IOWA CITY — Hayden Fry used to refer to it as “plowing up snakes and killing them.’’

The long-time Iowa football coach, in his unique west Texas vernacular, was talking about doing things that hadn’t been done before or at least not for a long time, exorcizing demons, reaching milestones, crossing things off a to-do list.

Peter Jok has been doing it all season. Coming into this season, the senior leader of the Iowa basketball team never had beaten Iowa State. He’d never won a road game at either Maryland or Wisconsin. He really wanted to lead the Big Ten in scoring and make first-team All-Big Ten.

He’s managed to check all those things off his list, most of them within the past few weeks. Now he has one more: Win a game in the Big Ten tournament.

“These last few years we haven’t been playing well at the end of the season,’’ Jok admitted as he and his teammates prepared for a first-round battle with Indiana on Thursday at 5:30 p.m. at the Verizon Center in Washington D.C.

“The difference between the last few years and now is everybody is playing well and I think we have a better chance of winning in the Big Ten tournament than we have the last few years, just because of the way we’re playing right now as a team.’’

The Hawkeyes (18-13) have won four straight games to revive the possibility of landing an NCAA tournament berth. But to stay in the NCAA picture, they probably need to buck a decade-long trend.

They not only are 0-3 in the tournament during the years Jok has played, they are 2-6 under Fran McCaffery and have not advanced beyond the quarterfinal round since 2006.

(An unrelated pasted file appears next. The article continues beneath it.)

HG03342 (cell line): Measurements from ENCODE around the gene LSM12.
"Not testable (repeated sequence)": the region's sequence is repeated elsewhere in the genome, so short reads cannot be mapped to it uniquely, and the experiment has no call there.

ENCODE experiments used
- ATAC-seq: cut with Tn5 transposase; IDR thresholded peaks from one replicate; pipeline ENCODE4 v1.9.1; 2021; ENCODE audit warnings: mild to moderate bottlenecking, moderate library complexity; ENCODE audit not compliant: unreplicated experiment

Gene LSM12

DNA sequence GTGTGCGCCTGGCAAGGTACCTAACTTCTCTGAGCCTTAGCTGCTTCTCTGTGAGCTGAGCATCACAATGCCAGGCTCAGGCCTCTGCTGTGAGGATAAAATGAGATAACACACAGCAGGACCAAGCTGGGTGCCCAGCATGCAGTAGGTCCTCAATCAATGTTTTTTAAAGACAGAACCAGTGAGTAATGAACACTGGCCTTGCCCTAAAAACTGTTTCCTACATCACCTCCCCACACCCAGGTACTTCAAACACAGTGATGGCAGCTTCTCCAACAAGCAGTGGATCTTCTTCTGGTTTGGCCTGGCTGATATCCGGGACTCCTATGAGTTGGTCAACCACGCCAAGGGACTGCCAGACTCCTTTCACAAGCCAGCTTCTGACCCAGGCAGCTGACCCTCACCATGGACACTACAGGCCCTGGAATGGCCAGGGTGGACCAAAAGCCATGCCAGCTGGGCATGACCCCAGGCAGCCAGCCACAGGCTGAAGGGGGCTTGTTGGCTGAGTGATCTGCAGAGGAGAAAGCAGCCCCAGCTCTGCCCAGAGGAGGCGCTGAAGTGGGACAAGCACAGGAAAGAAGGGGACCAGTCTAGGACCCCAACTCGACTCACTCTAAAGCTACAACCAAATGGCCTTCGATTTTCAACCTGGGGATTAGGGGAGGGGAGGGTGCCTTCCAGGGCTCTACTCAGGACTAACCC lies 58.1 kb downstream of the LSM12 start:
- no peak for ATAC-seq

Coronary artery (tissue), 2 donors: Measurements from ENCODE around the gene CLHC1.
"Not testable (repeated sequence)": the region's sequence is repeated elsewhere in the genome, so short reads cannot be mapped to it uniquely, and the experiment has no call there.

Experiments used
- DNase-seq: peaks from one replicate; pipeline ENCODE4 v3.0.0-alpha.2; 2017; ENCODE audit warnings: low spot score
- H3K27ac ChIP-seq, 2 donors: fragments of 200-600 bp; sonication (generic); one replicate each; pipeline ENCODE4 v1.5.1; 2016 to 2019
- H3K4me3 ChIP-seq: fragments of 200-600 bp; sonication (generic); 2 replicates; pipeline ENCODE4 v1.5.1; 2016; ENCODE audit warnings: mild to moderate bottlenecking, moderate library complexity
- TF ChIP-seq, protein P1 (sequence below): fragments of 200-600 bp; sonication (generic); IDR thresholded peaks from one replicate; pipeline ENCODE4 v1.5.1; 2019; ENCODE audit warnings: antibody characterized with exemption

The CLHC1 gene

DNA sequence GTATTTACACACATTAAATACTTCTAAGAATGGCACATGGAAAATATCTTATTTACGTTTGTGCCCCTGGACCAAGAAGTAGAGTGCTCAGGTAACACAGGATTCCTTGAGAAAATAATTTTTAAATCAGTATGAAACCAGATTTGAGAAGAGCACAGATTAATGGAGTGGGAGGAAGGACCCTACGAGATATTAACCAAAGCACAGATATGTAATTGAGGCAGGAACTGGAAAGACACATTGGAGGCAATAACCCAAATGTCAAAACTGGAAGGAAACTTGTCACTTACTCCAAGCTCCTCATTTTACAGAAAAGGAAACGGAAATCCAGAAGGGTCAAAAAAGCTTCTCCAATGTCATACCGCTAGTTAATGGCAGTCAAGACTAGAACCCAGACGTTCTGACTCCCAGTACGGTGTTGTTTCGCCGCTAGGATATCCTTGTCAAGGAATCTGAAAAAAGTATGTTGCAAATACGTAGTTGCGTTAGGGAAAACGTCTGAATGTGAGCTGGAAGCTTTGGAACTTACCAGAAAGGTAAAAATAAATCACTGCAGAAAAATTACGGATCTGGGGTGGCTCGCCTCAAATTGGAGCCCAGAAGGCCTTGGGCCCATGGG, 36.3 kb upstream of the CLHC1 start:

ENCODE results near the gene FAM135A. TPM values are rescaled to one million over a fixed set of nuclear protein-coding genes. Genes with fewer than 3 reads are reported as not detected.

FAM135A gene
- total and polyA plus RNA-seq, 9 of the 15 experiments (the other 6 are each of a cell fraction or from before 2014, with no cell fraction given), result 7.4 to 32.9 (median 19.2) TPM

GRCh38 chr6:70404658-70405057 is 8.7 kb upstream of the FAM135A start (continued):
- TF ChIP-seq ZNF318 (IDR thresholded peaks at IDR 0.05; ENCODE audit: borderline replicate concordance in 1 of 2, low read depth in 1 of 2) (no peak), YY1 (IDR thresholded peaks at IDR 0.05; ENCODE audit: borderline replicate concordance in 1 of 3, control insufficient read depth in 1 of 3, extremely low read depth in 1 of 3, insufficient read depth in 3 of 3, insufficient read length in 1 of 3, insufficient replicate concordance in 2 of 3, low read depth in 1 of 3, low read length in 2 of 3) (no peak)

McCaffery said that lack of success in the tournament hasn’t always been because Iowa played poorly.

“Since we've been here, we've played well, we've not played so well,’’ he said. “We've had some hard defeats when we played well. The two Michigan State games (in 2011 and 2013) stick out in my head, one for sure. It was bizarre what happened in that game.

“But we've played well against Illinois. We didn't play well against Illinois. Played well against Northwestern, didn't play well against Northwestern. That's what happens in tournament play.’’

Each of the first-round losses in the past three years has been against a lower-seeded team. In 2014, the Hawkeyes were the No. 6 seed and lost to No. 11 Northwestern by a 67-62 score. They were the No. 5 seed in 2015 but couldn’t handle No. 13 Penn State in a 67-58 defeat.

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Last season was really agonizing as the No. 5-seeded Hawkeyes fought back from two 11-point deficits and tied the score with a minute, 40 seconds remaining, then got off only one more shot attempt in losing to No. 12 Illinois 68-66.

This time Iowa is a No. 7 seed and this time the game may be even more meaningful because of the need to upgrade a fairly borderline NCAA tournament resume.

“I don’t pay attention to all that,’’ Jok said. “Right now, it’s just about winning. We’re just focused on winning right now … Every game from now on is a big game. Our next game is Indiana so we’re just focused on that.’’

McCaffery said the NCAA situation isn’t something he discusses much with his players. There’s no need to do so.

“Everybody knows what's at stake,’’ he said. “Everybody knows where we sit and what opportunities are out there for this team. You don't have to remind them and hit them in the face with it every minute.’’